How to feel more comfortable in front of the camera

11 December 2016


I like to study human's faces, their features and feel their emotions through facial expressions. I like portraits because they can tell you many things about the subject. Sometimes I like my own portraits too, they remind me of the different stages I was in, both physically and mentally.

When I was younger I used to take so many portraits of myself to experiment different styles, you can see some silly things I did in 2013 here and here. But the last two years I took lesser and lesser of my own portraits... because I've been suffering from skin allergy. The nightmare seems infinite, a slight irritation on my face, such as using the wrong skin product or touching my own face, I'll have redness, rashes or acne that last for weeks. This craziness has not only stopped me from facing the camera, I also feel less confident about my look.

This lack of confidence has unexpectedly connected me with so many people who also face insecurities about how they look. I used to be the girl who could shamelessly share her own selfie with the world, but now I know these notions so well - "I'm not photogenic enough," "I'll look fat," "I don't look good in photos," "I look so dumb in photos," "I look awkward..."

Feeling insecure about our look and shying away from the camera aren't the best things to do. There're so many occasions to face a camera and have our photos taken, it might be a wedding, gathering or family photo. Let's see if there's something we can do.


1. Find your best angle.

If you see my portraits, it's pretty obvious that my best angle is 45 degree, and my side view (also known as "side profile"). How do I know? I have a strong jawline that look cooler on side view, my face looks slightly square on front view. I know that my nose is my best feature. I also have a crooked tooth, so I seldom laugh in photos. (Note: This is something I want to change. I'd really like to look happy in photos!)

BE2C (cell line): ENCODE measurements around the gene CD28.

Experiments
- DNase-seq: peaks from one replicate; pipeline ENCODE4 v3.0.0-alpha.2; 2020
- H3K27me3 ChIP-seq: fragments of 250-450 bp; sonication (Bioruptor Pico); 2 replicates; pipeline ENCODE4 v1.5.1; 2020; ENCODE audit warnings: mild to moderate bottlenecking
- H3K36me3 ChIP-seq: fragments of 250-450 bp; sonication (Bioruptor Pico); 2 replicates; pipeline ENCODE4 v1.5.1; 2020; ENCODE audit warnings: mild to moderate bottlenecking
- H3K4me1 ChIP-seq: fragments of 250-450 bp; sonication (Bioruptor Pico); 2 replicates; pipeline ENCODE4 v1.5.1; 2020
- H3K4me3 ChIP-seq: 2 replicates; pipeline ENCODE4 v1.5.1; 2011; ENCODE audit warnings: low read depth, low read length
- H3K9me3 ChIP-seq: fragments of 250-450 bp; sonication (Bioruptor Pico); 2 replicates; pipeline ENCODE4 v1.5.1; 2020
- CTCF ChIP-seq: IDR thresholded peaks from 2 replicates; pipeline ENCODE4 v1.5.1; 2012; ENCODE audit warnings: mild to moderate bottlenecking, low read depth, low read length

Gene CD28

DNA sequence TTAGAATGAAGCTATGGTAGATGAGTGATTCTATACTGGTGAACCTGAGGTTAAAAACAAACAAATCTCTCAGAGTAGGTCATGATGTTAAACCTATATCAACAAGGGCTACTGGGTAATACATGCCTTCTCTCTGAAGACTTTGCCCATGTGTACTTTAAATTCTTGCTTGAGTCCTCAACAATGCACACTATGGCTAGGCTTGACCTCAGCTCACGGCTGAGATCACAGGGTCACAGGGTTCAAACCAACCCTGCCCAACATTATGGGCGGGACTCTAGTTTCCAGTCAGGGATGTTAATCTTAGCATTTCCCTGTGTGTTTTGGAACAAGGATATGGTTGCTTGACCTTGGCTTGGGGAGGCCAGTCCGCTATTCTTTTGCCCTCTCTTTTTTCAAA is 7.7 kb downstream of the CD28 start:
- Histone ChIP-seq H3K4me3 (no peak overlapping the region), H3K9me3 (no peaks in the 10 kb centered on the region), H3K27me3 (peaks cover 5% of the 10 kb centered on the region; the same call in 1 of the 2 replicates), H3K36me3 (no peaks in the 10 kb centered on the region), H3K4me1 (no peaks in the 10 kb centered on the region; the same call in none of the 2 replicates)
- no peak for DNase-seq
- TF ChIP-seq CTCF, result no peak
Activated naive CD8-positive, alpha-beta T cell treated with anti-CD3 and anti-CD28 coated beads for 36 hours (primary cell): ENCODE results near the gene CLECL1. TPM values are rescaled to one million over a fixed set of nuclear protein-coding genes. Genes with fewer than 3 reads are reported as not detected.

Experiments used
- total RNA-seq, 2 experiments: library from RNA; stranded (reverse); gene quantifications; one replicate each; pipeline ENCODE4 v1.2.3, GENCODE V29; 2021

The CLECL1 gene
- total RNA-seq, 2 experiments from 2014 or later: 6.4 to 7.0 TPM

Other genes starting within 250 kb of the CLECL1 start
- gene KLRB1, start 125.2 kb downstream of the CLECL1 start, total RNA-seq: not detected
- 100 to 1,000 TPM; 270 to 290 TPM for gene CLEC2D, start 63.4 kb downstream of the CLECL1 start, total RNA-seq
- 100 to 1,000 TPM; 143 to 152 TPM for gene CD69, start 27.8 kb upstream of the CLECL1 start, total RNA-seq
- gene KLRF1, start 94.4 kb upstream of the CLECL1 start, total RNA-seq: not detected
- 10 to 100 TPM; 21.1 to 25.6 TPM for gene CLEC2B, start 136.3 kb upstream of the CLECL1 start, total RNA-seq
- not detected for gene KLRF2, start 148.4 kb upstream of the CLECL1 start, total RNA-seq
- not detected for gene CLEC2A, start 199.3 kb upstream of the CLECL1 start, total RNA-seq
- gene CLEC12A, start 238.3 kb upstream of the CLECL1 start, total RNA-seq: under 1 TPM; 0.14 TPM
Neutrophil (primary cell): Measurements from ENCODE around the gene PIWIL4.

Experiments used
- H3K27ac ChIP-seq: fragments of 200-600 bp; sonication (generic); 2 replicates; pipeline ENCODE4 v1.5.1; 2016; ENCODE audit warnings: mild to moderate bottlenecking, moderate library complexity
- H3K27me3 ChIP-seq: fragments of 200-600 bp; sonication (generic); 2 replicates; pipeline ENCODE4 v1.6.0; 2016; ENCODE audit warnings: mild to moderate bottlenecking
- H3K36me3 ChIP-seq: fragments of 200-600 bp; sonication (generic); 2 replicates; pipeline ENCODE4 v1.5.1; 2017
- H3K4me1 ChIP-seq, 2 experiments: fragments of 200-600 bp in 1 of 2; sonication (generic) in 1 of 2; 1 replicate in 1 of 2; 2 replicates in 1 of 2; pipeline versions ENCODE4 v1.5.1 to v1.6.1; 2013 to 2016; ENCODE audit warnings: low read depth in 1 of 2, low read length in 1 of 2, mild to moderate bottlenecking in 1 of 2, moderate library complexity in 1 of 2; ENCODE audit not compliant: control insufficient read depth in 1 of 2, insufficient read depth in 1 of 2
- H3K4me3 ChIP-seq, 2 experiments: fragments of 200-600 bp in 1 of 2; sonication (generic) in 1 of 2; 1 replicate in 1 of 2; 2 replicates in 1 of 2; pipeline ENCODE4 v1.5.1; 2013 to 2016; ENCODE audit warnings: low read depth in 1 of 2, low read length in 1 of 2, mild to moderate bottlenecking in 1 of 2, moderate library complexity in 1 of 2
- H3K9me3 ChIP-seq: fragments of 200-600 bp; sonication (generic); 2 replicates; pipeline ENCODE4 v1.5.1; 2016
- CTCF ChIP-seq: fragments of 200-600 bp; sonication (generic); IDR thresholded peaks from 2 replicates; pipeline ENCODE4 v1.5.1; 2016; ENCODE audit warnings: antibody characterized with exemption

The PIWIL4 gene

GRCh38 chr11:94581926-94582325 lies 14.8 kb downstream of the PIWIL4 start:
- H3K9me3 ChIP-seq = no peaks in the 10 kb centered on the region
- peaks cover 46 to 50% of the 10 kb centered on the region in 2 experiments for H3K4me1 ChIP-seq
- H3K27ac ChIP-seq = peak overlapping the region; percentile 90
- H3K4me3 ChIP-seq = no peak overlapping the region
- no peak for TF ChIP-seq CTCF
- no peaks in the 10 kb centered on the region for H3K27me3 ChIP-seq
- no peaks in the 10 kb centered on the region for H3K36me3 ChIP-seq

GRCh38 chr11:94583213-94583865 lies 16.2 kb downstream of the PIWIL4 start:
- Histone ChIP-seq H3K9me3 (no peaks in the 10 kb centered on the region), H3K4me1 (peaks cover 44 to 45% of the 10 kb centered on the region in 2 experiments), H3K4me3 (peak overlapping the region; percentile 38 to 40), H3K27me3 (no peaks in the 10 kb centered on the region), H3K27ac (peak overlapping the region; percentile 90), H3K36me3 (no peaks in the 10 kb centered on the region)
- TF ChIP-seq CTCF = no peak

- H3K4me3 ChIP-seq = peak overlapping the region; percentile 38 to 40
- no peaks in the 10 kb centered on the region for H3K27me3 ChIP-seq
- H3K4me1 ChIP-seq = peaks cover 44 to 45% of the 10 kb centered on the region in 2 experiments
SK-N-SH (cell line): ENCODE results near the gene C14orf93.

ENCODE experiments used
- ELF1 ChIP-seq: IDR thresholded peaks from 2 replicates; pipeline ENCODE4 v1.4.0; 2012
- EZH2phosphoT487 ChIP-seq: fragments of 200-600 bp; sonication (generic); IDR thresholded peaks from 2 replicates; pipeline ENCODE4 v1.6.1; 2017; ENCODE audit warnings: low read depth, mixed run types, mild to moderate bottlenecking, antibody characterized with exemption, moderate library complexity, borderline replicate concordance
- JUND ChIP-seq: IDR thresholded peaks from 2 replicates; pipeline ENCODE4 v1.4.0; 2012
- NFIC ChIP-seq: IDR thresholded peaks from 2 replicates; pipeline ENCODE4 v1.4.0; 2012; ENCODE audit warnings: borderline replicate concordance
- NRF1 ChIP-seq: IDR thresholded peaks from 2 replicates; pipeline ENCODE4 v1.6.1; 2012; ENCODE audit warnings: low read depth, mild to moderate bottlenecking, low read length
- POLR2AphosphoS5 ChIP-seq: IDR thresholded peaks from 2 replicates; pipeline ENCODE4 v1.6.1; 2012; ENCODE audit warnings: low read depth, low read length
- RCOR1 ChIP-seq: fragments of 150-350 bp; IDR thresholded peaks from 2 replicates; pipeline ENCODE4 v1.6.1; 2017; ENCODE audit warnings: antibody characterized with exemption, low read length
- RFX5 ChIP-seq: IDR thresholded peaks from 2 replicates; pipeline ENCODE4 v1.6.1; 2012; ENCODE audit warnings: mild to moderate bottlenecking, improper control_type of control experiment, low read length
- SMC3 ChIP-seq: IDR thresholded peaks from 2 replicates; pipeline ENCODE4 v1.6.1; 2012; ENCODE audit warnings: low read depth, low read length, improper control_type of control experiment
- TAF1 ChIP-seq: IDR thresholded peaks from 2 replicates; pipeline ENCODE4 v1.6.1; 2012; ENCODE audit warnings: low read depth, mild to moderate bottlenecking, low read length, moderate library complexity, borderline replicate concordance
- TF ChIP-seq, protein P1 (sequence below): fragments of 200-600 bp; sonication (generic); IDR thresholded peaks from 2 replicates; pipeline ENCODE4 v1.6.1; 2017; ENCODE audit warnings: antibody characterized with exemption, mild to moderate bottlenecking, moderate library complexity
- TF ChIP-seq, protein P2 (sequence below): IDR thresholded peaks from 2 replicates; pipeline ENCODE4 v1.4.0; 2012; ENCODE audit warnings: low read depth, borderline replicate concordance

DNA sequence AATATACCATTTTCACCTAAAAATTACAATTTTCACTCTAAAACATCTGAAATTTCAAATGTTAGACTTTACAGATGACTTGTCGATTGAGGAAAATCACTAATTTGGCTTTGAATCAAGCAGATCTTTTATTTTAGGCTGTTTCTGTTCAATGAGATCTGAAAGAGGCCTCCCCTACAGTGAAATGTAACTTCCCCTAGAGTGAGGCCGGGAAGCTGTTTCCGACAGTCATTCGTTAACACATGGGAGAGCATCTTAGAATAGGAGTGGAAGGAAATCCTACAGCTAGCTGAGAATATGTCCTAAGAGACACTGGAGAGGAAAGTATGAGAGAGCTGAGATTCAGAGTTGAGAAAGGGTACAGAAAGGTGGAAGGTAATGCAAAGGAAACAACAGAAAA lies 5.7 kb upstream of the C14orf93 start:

Most of the people I know, including my sister, look the best at 45 degree angle. Some people have a round face, so at 45 degree angle most probably you'll look slimmer. Some people have a really nice smile, you might want to smile more in photos. Some people have small eyes, if you want to have bigger eyes in photos, breathing in while taking photos might help. The key is to study your own face in front of the mirror and find your best feature. Look at yourself at different angle and see which one makes you feel good. Before your start doubting, trust me, you do have beautiful features.


2. Take as much photos as you can.

Once you know your best feature (it could be your smile, your nose, or your eyes), try to snap a few photos of yourself at different angle. Yes you can take as much selfie as you wish. You might have read some selfie tips about taking photos from a slightly higher angle, but seriously this doesn't work for my face. Instead of making my face look leaner, the proportion of my features look weird. The "look up to the camera, open your eyes widely, look innocent and chin down", a common selfie technique, also doesn't work for me. It doesn't flatter my face at all. The point is to practice and try to find your best angle. Each of us has distinct and unique facial features and expression. What works for the other person might not work for you. 



3. Adjust to the camera and relax.

Group photos - Adjust to the camera